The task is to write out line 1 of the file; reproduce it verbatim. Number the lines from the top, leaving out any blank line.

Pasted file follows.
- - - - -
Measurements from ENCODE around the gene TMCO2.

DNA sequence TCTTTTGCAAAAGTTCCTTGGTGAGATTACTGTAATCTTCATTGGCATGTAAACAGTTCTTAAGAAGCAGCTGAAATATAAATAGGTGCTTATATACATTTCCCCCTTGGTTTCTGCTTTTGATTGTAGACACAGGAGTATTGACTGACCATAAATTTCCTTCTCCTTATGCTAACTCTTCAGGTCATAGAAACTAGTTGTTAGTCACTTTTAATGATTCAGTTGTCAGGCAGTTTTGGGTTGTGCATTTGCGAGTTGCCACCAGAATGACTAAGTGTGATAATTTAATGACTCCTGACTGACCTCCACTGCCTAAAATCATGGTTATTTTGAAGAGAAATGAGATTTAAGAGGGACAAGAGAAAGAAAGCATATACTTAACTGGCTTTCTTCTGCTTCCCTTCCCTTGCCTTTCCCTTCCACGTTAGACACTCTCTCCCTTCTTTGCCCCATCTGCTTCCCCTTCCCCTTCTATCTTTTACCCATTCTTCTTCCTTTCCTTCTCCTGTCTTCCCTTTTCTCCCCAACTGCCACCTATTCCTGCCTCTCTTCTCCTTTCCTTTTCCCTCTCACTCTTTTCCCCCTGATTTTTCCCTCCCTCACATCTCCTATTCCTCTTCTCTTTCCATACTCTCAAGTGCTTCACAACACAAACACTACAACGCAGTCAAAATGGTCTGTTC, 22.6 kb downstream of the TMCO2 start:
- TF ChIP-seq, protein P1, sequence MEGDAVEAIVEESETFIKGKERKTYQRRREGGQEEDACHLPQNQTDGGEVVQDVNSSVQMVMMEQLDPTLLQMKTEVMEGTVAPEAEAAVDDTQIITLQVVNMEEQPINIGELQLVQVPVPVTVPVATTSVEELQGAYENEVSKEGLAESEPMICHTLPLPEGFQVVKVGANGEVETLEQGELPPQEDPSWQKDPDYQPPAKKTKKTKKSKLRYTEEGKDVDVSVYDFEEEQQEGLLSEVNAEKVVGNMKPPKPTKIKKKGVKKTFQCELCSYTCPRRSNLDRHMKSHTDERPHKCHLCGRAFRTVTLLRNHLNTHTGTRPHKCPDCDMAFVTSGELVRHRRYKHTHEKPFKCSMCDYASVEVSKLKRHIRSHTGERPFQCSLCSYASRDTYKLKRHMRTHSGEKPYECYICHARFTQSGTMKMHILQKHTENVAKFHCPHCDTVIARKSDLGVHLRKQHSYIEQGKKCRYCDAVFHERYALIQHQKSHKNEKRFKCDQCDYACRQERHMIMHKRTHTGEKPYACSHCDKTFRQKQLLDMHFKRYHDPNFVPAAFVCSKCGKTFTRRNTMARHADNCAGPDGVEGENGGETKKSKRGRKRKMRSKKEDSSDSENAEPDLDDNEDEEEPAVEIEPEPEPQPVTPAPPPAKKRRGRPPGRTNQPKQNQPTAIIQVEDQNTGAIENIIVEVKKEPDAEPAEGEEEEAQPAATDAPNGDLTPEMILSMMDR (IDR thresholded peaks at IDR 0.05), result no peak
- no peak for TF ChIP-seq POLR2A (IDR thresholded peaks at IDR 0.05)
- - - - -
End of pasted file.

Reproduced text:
Measurements from ENCODE around the gene TMCO2.